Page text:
The Backcountry Access Alp 40 ski pack has been around for several years and has received high marks from us for its simple, skier-centric design. The traditional top-loading pack is well sized and simply organized for full-day backcountry touring. The shovel compartment, probe storage and general clean design make it an efficient and utilitarian ski pack. When BCA announced they were updating the Alp 40 for this season, I was curious and apprehensive to see what they would change. There was definitely room for improvemnt (we are opinionated when it comes to packs), but there were several key elements that we thought best left untouched.
Well, we got a new Alp 40 here in the office last month, and I have had it out skiing a few times. Many of the pack’s main elements that made it popular with us remain; over all volume, dedicated avalanche tool storage, Stash hydration system, general top-loader style, modest straps and waist belt (with pockets).
The new Alp 40 also has several siginificant changes that alter the packs personality. The first big change is the materials, the new pack’s material is significantly stouter than previous models. The previous model was arguably a bit light-duty on the pack material and, with time, the pack definitely suffered some abrasion wear. The upside was the old version was noticably light weight. The new pack material is bomber and a nice upgrade, though as a result, the new pack is a little heavier. The second big change is the top access. The pack is still a top-loader, but rather than a traditional drawstring closure, the pack uses a dry-bag style roll-top closure. It keeps a traditional lid to cover the roll-top, but the new lid is removable. The old lid was fixed to the pack. The last big change is the new zipered back panel access. The zipper runs around about half of the back panel (replacing the sidezip on the older version), and allows reasonable access to the depths of the pack, but it is not a full fold-out opening.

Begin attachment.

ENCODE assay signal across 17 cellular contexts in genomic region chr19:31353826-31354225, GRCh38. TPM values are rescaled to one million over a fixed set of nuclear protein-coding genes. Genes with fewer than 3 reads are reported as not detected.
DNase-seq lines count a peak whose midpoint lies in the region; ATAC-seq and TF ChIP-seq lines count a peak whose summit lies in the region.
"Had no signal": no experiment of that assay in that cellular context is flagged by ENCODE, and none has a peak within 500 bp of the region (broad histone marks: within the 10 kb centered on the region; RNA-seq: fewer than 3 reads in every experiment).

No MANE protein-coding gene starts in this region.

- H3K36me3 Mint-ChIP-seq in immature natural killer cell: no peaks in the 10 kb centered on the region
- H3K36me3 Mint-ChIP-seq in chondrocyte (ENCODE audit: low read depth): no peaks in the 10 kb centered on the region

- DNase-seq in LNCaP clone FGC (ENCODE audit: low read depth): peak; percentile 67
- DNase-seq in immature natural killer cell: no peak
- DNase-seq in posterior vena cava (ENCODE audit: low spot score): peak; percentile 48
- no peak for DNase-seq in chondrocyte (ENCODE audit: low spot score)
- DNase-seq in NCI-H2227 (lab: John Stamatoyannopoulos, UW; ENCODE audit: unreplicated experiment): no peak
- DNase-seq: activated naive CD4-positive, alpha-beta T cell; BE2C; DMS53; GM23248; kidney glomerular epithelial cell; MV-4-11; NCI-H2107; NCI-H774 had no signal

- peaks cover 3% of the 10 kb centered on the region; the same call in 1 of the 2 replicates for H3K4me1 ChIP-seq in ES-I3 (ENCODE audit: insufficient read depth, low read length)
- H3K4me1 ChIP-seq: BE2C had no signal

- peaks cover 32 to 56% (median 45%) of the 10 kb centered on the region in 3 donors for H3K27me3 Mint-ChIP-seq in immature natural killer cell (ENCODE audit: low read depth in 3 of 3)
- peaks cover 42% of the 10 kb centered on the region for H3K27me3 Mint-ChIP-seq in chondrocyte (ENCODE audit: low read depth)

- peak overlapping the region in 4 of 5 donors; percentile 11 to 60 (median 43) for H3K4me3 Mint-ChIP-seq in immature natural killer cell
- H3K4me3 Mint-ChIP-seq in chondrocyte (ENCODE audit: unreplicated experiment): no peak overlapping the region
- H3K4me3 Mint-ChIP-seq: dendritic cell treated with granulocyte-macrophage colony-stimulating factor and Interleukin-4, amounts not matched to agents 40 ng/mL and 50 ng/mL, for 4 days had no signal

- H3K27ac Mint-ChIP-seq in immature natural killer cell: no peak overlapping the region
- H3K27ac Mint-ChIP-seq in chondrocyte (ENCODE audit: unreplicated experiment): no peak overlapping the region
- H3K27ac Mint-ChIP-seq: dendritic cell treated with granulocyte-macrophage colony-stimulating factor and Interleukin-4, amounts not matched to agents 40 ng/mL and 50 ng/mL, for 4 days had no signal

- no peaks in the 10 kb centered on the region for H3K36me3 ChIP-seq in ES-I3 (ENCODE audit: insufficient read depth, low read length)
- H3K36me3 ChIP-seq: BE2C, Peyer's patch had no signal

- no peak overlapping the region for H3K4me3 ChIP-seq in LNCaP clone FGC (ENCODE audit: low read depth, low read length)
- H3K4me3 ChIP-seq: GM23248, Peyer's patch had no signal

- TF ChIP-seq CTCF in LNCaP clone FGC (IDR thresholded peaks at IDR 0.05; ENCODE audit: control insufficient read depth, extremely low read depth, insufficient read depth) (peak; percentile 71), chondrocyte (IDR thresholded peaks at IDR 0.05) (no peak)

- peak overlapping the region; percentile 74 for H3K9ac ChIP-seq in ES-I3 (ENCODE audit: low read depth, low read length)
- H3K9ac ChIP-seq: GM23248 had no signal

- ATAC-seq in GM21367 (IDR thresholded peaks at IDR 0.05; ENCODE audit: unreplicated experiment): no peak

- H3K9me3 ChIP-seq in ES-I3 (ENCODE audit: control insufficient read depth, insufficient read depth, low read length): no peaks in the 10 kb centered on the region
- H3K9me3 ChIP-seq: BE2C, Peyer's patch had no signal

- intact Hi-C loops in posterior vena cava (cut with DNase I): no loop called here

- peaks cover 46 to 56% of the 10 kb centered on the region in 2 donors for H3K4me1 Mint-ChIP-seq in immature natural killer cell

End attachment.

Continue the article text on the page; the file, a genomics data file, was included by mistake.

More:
Initially, I was skeptical of the roll-top acccess. It creates a great, dry closure, but seems like overkill. In use, it works great. I miss the ability to stuff the top lid in the pack and draw the top closed around it, but the roll-top is definitely secure. The new material significantly improves the pack’s durability, even if it does add weght. Still, the part of the pack that really makes the pack for me is the excellent avalanche tool storage. Shovel blade and handle and probe all have dedicated storage areas that do not interfere with the main compartment, yet they are easy to access from outside the pack when needed. The new pack adds an extra velcro flap for the probe and shovel handle sleeve, adding to the security of the pocket. The new pack also carries well, maybe even better than the old one. The back panel access is ok, but not a highlight of the new pack. Someone hoping for a full panel entrance will be dissapointed, and for those happy with traditional top-loader access, the back access is nice, but not really a significant feature.
Overall, the new pack is nice upgrade from earlier versions. I am always suspect of redesigned gear that already had a lot going for it, but the new Alp 40 is a great backcountry ski specific pack, maintaining the overall simplicity and functionality of the original with a few nice upgrades.